For any new or seasoned mommas struggling to connect with their new bundles of not so much joy, or feeling that sleep deprivation and stress has changed them, you are not alone! For me, thankfully things changed and I felt better after a few months. But if life doesn’t look brighter and you feel postpartum depression or anxiety creep in, please reach out and ask for help! Don’t wait until things get too hard before sharing your stress, telling your loved ones you are drowning and need help up out of the depths, even just a break to find your breath. I shared my concerns with those closest to me; their support, along with time to adjust to life and coping techniques I had learned in counselling years before are what got me through! But if there is real darkness and it doesn’t lift, if things don’t get better, don’t wait to make an appointment to see your doctor or a counselor. A home is happier and a family functions when the Mother is healthy<3
And please, don’t buy into this time in your life being all magical and blissful; there may be magical moments but it can actually be quite shitty (literally), tiring and difficult. The good news is, it isn’t forever, it’s a phase, really a blip in time. And there are glimmers of hope at the end of living life with a newborn. There are moments when your baby looks you in the eye and giggles and it is quite literally the most gorgeous sound you’ve ever heard. All the sleepless nights, all the changes, all the added stress washes away when you feel your heart expand in ways you never knew possible. It just takes some of us mommas more time than others to realize that any hard stuff is more than worth it. In the midst of the exhaustion of cluster feeding and all night nursing sessions, you might just catch your older sibling singing “You are my sunshine” to her baby brother and instead of tears of longing for the life you lived before, you feel tears of joy for the love that this little guy has gifted your life<3 He has changed you and your family forever, but definitely for the better!!!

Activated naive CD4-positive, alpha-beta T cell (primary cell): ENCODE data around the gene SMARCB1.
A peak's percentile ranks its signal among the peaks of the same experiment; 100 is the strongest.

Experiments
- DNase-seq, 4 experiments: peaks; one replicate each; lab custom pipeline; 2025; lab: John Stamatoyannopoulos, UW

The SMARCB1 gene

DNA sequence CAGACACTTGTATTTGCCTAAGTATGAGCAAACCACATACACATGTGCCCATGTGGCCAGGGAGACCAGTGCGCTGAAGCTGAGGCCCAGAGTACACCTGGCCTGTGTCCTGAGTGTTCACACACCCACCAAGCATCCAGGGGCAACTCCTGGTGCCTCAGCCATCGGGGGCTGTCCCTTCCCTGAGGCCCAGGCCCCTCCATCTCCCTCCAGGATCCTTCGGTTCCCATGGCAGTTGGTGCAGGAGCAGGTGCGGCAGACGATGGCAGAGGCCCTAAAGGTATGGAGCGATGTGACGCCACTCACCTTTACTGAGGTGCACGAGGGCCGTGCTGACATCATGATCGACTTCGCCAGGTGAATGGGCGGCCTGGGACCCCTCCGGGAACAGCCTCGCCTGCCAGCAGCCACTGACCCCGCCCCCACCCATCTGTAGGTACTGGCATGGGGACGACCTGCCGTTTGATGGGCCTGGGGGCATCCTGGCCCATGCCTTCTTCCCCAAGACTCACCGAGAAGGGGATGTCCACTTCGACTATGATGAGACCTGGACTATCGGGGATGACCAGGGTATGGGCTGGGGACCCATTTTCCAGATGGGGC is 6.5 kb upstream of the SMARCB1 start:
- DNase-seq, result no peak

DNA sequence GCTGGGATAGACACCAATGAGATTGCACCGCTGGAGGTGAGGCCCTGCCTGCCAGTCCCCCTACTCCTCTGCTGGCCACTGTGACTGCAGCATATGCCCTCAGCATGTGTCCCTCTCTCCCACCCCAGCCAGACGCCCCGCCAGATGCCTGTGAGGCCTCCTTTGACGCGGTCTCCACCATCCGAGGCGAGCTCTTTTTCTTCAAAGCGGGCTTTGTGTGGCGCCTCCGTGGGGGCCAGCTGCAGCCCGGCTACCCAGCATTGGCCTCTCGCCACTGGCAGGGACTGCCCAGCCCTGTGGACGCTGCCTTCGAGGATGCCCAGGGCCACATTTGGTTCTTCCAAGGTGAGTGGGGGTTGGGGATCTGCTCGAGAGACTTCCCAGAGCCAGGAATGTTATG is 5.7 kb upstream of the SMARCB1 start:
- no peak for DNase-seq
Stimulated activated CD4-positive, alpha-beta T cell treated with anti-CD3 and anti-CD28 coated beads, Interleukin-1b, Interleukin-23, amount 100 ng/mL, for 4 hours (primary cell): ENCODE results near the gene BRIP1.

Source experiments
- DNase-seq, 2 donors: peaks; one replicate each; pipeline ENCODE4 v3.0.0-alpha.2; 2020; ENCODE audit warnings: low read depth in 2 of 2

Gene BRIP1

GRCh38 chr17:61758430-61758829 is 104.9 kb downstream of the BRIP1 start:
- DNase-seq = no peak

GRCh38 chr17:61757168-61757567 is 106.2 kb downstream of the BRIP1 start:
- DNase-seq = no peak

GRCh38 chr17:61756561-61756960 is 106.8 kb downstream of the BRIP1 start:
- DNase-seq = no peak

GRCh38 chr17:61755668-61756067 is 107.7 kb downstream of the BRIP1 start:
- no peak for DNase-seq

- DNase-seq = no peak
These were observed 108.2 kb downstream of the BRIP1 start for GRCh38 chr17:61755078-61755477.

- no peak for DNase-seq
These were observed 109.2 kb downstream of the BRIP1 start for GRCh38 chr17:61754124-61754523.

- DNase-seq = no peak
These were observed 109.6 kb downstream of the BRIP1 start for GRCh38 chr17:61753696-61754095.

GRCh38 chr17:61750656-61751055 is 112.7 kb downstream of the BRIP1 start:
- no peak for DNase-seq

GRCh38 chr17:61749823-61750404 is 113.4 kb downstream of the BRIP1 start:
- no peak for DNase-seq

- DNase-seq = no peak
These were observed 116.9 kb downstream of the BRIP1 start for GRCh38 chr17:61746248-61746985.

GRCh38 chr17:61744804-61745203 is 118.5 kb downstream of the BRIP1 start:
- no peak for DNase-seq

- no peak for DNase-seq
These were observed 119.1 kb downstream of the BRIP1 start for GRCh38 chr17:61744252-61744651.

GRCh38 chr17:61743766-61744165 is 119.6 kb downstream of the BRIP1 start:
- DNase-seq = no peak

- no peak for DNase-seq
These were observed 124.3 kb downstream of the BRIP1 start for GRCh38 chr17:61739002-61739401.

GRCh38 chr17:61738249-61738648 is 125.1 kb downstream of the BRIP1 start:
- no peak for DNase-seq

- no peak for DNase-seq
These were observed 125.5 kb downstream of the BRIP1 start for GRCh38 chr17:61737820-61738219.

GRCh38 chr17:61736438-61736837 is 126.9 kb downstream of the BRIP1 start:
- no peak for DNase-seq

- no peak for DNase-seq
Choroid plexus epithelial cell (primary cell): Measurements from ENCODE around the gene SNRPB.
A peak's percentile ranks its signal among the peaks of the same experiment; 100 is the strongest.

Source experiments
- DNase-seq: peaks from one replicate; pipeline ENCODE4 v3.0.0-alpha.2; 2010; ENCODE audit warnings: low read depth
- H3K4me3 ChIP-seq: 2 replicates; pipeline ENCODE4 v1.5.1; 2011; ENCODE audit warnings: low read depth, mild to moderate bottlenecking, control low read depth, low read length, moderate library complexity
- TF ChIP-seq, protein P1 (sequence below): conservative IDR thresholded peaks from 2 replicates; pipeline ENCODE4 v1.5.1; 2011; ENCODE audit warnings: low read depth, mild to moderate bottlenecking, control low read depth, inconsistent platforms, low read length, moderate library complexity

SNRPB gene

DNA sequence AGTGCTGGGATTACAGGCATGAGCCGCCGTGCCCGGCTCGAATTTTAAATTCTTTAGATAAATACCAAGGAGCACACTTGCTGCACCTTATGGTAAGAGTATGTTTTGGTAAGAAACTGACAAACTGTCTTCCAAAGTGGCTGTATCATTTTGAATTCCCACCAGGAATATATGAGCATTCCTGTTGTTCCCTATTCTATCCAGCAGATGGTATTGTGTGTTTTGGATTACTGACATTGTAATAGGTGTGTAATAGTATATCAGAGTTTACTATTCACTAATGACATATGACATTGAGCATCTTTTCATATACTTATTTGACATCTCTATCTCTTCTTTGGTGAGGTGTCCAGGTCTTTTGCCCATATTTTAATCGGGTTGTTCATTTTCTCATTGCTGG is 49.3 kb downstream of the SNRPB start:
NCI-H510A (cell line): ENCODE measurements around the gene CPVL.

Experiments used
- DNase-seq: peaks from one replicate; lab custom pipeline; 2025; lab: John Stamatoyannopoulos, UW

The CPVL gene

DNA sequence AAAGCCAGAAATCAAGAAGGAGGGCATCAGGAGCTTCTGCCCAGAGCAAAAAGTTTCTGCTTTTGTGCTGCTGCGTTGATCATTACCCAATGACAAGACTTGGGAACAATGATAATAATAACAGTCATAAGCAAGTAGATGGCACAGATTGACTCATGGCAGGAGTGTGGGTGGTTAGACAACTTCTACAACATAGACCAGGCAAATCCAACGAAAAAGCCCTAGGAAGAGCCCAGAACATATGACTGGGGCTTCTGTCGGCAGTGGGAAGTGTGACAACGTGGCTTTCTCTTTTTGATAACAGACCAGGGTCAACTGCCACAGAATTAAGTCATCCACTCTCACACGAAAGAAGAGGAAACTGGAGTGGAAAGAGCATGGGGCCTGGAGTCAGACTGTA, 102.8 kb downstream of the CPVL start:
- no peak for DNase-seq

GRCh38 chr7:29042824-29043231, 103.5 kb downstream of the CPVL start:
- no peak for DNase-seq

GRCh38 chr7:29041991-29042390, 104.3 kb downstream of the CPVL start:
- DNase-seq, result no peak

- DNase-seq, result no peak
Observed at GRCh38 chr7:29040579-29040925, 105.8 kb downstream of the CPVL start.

2 thoughts on “Surviving a New Kind of Newborn Stage”
I could not stop reading. This is beautiful and insightful.
Thank you for sharing.
Thank you so much and I can’t wait to check out your blog! I appreciate you reading and commenting on this post:)